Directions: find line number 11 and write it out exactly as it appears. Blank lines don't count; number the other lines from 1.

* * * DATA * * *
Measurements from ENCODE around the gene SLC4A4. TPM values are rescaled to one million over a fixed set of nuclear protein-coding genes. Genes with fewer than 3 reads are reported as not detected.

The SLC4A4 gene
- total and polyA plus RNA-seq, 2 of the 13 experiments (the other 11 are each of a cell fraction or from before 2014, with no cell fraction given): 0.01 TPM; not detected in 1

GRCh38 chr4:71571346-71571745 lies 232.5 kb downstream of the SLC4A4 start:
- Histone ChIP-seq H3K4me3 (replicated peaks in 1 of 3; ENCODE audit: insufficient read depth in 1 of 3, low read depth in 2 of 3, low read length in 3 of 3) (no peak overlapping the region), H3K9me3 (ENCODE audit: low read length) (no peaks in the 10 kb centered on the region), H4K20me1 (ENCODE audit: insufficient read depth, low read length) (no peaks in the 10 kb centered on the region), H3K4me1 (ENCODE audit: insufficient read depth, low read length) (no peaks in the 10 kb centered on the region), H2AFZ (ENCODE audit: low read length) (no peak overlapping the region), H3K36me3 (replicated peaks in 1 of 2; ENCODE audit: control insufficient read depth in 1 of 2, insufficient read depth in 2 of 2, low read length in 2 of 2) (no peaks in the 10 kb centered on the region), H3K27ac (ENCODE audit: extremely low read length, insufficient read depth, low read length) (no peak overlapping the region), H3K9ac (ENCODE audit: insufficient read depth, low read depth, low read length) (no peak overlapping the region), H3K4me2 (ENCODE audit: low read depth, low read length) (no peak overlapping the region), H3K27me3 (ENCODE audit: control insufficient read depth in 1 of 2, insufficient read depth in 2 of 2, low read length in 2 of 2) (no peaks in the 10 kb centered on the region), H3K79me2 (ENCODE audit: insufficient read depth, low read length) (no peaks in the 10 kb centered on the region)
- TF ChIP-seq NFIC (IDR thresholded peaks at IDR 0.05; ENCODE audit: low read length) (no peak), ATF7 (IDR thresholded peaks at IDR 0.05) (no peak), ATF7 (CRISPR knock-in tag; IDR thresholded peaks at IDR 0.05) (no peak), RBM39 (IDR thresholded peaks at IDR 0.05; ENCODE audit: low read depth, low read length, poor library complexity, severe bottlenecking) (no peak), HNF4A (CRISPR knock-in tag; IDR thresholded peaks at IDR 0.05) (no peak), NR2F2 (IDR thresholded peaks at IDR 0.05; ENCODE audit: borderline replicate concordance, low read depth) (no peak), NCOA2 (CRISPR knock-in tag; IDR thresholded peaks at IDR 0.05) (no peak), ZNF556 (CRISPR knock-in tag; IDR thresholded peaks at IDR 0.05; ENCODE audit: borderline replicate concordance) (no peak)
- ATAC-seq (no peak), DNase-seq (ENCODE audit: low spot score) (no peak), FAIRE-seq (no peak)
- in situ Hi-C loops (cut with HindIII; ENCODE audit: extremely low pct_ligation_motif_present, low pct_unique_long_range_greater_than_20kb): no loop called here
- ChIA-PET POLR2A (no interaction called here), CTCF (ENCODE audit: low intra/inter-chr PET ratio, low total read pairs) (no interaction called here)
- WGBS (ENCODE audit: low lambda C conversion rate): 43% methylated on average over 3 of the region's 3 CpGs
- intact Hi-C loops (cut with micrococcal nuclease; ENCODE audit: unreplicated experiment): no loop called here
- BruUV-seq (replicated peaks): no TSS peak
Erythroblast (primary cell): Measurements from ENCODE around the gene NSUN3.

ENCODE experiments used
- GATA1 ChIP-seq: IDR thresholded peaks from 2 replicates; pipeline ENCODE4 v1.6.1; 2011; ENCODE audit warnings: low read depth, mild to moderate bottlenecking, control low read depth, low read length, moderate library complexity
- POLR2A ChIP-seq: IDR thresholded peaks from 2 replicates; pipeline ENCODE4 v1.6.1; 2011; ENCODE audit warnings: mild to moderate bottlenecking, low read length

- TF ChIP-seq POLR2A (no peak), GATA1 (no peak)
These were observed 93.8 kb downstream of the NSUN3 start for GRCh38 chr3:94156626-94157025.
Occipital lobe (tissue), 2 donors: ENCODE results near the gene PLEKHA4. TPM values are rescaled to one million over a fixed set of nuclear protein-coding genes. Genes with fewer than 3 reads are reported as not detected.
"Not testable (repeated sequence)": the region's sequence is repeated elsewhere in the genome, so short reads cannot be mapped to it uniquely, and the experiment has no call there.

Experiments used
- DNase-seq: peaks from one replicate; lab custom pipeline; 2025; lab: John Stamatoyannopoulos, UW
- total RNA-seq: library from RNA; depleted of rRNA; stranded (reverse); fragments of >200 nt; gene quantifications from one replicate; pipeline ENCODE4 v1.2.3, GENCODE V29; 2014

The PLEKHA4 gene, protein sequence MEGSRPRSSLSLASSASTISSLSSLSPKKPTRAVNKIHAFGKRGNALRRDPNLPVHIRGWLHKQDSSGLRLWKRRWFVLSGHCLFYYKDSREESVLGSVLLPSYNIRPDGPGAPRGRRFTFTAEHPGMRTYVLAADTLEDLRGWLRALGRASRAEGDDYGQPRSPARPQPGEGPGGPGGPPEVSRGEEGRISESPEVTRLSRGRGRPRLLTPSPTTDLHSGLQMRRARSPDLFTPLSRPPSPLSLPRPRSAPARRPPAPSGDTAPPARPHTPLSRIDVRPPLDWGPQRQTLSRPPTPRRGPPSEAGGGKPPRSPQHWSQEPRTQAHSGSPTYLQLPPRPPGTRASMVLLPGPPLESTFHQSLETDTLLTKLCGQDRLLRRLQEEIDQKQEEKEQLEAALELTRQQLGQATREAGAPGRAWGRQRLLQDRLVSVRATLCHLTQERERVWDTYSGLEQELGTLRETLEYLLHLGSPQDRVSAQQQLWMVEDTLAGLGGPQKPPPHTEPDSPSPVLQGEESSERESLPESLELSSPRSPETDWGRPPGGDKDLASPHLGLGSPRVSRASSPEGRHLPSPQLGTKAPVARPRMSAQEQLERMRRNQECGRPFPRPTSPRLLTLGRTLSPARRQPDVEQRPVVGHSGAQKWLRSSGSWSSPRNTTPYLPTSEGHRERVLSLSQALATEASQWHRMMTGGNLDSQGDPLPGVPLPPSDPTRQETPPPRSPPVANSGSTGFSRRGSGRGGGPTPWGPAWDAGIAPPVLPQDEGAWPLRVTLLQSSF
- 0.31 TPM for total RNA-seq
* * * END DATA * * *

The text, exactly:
- intact Hi-C loops (cut with micrococcal nuclease; ENCODE audit: unreplicated experiment): no loop called here